You live in Chicago. Where are you originally from? How do you think these locations have molded you?
I'm kind of all over the place. I was born in San Juan, Puerto Rico. I grew up in Bloomington, IN. I moved to New York to go to college and then moved to Chicago summer of 2011, after I graduated and have been living here since.
Growing up with very Puerto Rican parents in the middle of Southern Indiana is pretty wild. I remember being so embarrassed when they would display their huge Puerto Rican flag in our front yard every fourth of July, although now I think it's kind of rad.
Moving to New York not knowing a single person and not having ever really been to the city or in a real city before was terrifying but made me grow up really fast. Everywhere I've been has shaped me. It's important to keep moving and never get too comfortable. I love Chicago as a home base, but I don't want to be here forever or all year round necessarily.
How much of your life would you say is "online"? Do you try to separate your URL and IRL life? How much crossover is there, and how has this gotten potentially weird?
I've gotten much better about separating my IRL from my URL, although there is always going to be a crossover. I've always been really into revealing everything and nothing at the same time.
I only really try to separate stuff when it involves other people. I’ve hurt or been disrespectful to others in the past because I share so much on the internet and I don't need strangers on the internet involved in my personal relationships anymore. That doesn't make anyone (including myself) feel good in the long run.
Online relationships: how do you feel about them? Have you ever indulged in this? Do you like Catfish?
I've never had a strictly online relationship, like I've never met someone on the internet and then started dating them. I don't think this counts but I did convince some dudes I met on Chatroulette to drive to my hometown and hang out/go swimming with me one summer, and they totally did! I knew they were gonna be pretty rad though since they were wasted singing Fleetwood Mac at the top of their lungs when I found them on Chatroulette. Also I have no idea what Catfish is and I'm kind of too scared to look it up.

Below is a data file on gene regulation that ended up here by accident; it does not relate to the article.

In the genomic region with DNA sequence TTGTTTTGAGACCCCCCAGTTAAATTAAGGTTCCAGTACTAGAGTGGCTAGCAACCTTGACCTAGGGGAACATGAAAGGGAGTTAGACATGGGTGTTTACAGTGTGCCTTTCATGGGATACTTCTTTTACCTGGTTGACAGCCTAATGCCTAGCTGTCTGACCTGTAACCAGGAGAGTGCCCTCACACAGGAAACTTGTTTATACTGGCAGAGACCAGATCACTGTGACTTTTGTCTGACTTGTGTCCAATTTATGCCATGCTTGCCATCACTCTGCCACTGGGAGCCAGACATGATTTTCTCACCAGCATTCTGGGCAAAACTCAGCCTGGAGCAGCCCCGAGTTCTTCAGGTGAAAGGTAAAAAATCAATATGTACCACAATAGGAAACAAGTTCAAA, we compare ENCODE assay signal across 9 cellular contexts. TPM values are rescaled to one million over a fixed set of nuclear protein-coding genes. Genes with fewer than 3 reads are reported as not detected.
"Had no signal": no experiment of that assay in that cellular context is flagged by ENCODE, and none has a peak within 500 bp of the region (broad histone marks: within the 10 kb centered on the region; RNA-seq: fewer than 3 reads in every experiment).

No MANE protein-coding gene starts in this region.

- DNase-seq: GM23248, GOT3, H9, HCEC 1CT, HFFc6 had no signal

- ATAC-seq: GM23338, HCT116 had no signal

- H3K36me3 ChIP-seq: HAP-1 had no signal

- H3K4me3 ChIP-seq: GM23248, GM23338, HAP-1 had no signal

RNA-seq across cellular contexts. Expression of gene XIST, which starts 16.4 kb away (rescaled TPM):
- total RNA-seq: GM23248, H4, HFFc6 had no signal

Digital Divas is sorta my place to display cyber feminism. Would you say you're sort of a feminist? How do you express that?
For sure. I think feminism is a pretty basic concept. I don't feel so much that it's like this whole women vs. men thing that a lot of people make it out to be. I think it's about women supporting other women. Girls are pitted against each other all of the time and it's usually over a boy. You see it everywhere, music videos, movies, songs, whatever.
"Don't you wish your girlfriend was hot like me," - Pussycat Dolls
"She wears short skirts I wear t-shirts, she's cheer captain and I'm on the bleachers," - Taylor Swift
Girls saying they only hang out with boys because other girls are too "dramatic" or "crazy" or whatever.
You catch my drift? I'm so not down with that and it's not like I'm not culpable. I've participated in "girl hate" more than I'd like to admit. It's something I think all of us ladies can work on and something I actively try to talk about and project via the internet lately.
You've exposed yourself and your life online, how has this helped you and how has it hurt? do you feel like the community of people you communicate with online is more present in your life than IRL?
Sometimes I feel like the internet has gotten me "further" than going to college ever did. Anything that has "hurt" me has only made me a better person. No regrets, you know?
My URL community is only as present as I let it be. It's easy to "unplug," turn off your phone, not look at computer screens. Your real life is always there, it's always present whether you like it or not.